Fernandes Vows to Fight for Presidency of Gallaudet Gallaudet University, the nation's leading liberal arts school for the deaf, has been in a state of crisis since last spring, when the school picked its next president. The choice of a long-time administrator Jane Fernandes set off a series of intense protests by students and faculty. Now, the end of the crisis may be in sight.
NPR logo

Fernandes Vows to Fight for Presidency of Gallaudet

  • Download
  • <iframe src="https://www.npr.org/player/embed/6388682/6388701" width="100%" height="290" frameborder="0" scrolling="no" title="NPR embedded audio player">
  • Transcript
Fernandes Vows to Fight for Presidency of Gallaudet

Fernandes Vows to Fight for Presidency of Gallaudet

  • Download
  • <iframe src="https://www.npr.org/player/embed/6388682/6388701" width="100%" height="290" frameborder="0" scrolling="no" title="NPR embedded audio player">
  • Transcript


From NPR News, this is ALL THINGS CONSIDERED. I'm Melissa Block.


And I'm Robert Siegel.

The board of trustees at Gallaudet University in Washington has called an emergency meeting on Sunday to decide whether to tell its new president to step aside. Jane Fernandes was named president of the nation's leading liberal arts school for the deaf back in May. She used to be the school's provost. There's been growing outcry about her appointment and last night we heard from the protesters.

Today, we hear from the object of their anger in this report from NPR's Joseph Shapiro.

JOSEPH SHAPIRO: At the black, iron gates to the campus, protesters have hoisted a mocking effigy of Jane Fernandes. And when the deaf woman chosen to become the school's next president drives onto campus, protesters jeer her and bang on her car. So why with all of that anger would Jane Fernandes still want to be president of Gallaudet?

JANE FERNANDES: (Through interpreter) I want to become president and I will be president because I care very deeply about deaf education.

SHAPIRO: Fernandes signs as an interpreter speaks. Some protesters don't trust her, because as a child she learned to speak and read lips. Fernandes says when she did learn sign language, at the age of 23, it was a breakthrough. And that's why she wants to be Gallaudet president, to help more students discover the richness of deaf culture.

FERNANDES: (Through interpreter) I had to work very hard to learn everything that I did learn. I did not have the services and the accommodations that deaf students have now in their schooling, and I believe that deaf people deserve the best education that we can provide them. It's my deep commitment to deaf people, which is the reason why I will be president of Gallaudet.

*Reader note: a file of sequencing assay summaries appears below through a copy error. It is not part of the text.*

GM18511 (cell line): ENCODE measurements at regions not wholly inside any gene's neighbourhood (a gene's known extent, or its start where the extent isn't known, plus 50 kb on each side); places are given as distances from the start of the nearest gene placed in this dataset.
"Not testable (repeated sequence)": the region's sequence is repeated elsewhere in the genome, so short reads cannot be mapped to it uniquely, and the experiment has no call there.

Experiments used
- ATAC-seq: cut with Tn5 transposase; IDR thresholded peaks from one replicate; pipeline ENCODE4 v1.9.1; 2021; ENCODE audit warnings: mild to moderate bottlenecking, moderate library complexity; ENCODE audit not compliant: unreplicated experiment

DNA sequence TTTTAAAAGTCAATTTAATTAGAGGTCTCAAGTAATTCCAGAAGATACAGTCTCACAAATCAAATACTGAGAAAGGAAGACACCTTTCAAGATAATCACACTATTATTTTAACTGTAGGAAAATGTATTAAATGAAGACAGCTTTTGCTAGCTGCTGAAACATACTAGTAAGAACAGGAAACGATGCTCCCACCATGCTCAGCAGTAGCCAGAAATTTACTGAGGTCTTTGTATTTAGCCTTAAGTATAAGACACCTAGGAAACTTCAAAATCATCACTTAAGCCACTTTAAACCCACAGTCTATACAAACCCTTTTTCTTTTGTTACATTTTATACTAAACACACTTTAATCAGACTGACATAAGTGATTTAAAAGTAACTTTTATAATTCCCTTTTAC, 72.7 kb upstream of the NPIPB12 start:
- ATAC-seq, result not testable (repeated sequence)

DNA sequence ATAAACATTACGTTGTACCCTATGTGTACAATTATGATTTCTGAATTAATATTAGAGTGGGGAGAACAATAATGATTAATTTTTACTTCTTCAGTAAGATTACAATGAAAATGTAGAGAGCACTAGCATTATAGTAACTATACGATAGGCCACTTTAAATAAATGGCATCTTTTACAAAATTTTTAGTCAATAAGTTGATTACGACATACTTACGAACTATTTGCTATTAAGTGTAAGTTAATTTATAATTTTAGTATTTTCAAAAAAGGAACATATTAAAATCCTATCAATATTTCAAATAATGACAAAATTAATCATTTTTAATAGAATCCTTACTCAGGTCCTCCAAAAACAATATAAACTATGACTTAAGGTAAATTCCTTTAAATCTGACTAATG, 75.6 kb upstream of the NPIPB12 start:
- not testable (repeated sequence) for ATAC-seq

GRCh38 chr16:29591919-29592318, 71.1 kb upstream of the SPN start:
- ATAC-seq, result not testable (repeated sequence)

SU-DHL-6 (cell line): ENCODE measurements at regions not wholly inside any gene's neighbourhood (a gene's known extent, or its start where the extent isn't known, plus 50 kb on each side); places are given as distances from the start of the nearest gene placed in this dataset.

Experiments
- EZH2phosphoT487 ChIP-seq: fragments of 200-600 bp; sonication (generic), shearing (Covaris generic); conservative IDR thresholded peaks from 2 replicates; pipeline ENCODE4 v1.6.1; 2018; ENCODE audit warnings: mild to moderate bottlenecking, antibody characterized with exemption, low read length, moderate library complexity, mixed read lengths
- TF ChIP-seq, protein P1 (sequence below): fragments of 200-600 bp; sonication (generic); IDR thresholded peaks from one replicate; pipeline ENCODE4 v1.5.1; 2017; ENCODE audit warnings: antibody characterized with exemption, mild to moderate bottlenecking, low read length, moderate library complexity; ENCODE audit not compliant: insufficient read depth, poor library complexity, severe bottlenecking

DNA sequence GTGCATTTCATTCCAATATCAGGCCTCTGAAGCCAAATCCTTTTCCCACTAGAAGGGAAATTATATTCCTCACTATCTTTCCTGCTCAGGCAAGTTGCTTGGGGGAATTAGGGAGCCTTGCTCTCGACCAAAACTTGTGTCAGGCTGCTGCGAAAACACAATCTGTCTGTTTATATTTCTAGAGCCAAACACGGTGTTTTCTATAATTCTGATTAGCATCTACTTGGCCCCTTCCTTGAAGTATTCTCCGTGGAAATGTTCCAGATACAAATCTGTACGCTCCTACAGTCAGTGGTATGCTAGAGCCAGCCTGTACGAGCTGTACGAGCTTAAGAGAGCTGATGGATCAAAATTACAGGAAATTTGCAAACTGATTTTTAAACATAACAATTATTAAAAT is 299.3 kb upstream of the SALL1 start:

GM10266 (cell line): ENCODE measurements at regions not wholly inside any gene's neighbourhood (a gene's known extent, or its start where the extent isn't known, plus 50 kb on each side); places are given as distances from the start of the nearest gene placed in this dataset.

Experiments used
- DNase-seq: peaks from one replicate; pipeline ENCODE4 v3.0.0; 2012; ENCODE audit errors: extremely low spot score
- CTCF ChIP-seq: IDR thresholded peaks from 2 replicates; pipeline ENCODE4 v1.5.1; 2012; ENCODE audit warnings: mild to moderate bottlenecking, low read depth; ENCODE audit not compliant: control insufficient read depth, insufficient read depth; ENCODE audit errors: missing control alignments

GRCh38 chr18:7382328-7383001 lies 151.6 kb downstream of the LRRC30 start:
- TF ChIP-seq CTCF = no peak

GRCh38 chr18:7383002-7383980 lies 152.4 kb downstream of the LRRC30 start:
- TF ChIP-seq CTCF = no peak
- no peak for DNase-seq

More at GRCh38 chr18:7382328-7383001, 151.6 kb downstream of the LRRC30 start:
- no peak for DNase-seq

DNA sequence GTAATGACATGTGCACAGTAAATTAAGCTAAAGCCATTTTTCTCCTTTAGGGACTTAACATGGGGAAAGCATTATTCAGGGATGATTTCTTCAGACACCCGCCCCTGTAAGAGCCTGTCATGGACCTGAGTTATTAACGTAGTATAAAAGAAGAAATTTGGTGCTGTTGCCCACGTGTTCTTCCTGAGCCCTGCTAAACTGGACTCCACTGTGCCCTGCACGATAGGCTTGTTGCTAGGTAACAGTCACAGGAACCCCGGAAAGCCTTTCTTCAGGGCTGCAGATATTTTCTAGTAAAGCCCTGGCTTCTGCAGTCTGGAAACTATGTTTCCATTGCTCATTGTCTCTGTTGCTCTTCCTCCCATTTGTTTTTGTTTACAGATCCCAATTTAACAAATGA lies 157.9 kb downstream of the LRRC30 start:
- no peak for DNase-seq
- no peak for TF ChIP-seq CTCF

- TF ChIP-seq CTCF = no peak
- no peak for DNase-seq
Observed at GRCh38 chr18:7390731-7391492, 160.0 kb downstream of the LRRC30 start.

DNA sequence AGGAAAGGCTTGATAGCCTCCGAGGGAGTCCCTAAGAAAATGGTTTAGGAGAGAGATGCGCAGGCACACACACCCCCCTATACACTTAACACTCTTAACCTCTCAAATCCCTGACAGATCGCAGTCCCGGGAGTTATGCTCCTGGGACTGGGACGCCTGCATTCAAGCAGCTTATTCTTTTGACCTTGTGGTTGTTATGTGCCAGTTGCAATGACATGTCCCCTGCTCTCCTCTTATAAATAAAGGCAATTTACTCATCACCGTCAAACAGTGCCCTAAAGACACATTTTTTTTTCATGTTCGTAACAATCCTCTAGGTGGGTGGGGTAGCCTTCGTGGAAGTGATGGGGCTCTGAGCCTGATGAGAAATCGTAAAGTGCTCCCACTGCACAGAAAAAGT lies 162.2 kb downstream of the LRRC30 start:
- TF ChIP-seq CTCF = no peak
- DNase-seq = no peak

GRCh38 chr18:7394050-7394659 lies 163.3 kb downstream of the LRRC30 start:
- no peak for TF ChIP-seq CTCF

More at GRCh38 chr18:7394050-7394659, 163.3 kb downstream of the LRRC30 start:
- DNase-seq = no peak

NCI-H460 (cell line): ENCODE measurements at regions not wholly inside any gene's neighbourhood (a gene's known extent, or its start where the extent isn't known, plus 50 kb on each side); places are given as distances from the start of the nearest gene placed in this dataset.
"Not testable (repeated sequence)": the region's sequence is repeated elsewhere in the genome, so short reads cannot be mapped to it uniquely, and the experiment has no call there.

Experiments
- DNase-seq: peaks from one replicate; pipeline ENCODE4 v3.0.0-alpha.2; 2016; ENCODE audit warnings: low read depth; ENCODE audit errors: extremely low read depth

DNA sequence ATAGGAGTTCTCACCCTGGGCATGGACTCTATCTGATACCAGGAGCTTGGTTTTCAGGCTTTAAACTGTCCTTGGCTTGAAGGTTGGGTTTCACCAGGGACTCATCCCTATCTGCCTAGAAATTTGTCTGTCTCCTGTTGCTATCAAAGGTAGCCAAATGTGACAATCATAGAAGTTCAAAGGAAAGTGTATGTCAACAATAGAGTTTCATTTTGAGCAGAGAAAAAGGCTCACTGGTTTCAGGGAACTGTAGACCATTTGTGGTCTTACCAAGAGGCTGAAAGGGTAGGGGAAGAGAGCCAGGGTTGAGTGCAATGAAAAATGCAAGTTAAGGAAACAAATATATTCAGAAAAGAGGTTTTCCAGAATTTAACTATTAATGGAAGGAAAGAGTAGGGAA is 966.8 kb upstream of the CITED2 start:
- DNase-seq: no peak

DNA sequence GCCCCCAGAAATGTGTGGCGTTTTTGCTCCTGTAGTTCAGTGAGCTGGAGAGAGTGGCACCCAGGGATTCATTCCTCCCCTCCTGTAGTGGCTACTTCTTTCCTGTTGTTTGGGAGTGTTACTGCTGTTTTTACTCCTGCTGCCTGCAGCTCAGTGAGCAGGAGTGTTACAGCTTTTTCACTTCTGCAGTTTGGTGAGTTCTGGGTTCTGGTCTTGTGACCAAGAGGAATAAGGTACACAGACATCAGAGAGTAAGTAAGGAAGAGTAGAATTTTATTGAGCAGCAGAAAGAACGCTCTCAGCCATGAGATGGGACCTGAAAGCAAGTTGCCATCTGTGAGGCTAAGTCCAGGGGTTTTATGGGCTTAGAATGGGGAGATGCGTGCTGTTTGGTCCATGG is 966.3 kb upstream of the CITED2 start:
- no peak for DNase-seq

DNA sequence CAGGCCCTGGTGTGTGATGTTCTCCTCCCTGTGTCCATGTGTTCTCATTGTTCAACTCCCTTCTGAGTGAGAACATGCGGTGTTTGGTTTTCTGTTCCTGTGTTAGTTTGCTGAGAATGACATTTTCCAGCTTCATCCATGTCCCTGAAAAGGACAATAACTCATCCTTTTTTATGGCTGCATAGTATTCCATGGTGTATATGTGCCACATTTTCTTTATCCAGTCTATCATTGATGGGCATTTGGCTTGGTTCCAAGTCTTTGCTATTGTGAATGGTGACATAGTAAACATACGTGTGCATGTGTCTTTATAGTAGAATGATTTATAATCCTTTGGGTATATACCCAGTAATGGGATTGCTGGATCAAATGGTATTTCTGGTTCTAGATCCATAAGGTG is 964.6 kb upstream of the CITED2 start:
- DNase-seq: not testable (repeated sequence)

SHAPIRO: Whether she will become president - the job she's supposed to take on January 2nd - is up to the board of trustees. They chose her last May. They've issued strong support for her ever since. But now they've called an emergency meeting for Sunday. And speculation on campus is they wouldn't do that unless there was growing sentiment to tell her to step aside.

Brenda Jo Brueggeman is the acting head of the board of trustees. She still supports Fernandes. And she explains why she and the other trustees chose Fernandes last spring.

BRENDA JO BRUEGGEMAN: She was the most qualified candidate. A university president is not a popularity contest. It's not an easy job. It's one of the hardest jobs in the country.

SHAPIRO: Brueggeman says if Fernandes is forced to resign - because it's the only way to stop the protest - then that would undermine decision making at Gallaudet for years to come.

JO BRUEGGEMAN: I don't know how if she were to step down we would ever be able to appoint a president. If, in fact, a group of protesters can control the decision, then that means you don't even have a process in place that would guarantee that you could do it again.

SHAPIRO: One on one, Fernandes is personable. She's got a vision for the future of a diverse Gallaudet with higher academic achievement. But she has made lots of enemies since she arrived as an administrator more than a decade ago. She shook up departments, sometimes pushing out longtime staff members.

Many co-workers say she's cold, distant and autocratic. Students say she's scolding, paternalistic and doesn't listen. Still, a lot of college presidents are not warm and fuzzy. Fernandes thinks some of the opposition to her is just old-fashioned sexism.

FERNANDES: (Through interpreter) I'm sure that if I was a man they would say, oh, he's a tough leader making hard decisions. And if I were a man, they would say, oh, he's obliviously very busy so he doesn't have time to, you know, be smiling all the time and talking with every person on the campus. Because I'm a woman, I'm sure that some of this does involve gender discrimination issues.

SHAPIRO: But that's not all she's got to deal with. A majority of the faculty voted for a resolution calling on her to resign. And students keep taking over buildings and blocking most of the gates to the campus. Fernandes says she's prepared to be president and always see protesters outside her office window. But members of the board of trustees will have to decide if that's the future they want for Gallaudet.

Joseph Shapiro, NPR News, Washington.

SIEGEL: And you can read varying perspectives on the Gallaudet controversy. There's a sampling of opinion from the blogosphere at our Web site, NPR.org.

Copyright © 2006 NPR. All rights reserved. Visit our website terms of use and permissions pages at www.npr.org for further information.

NPR transcripts are created on a rush deadline by Verb8tm, Inc., an NPR contractor, and produced using a proprietary transcription process developed with NPR. This text may not be in its final form and may be updated or revised in the future. Accuracy and availability may vary. The authoritative record of NPR’s programming is the audio record.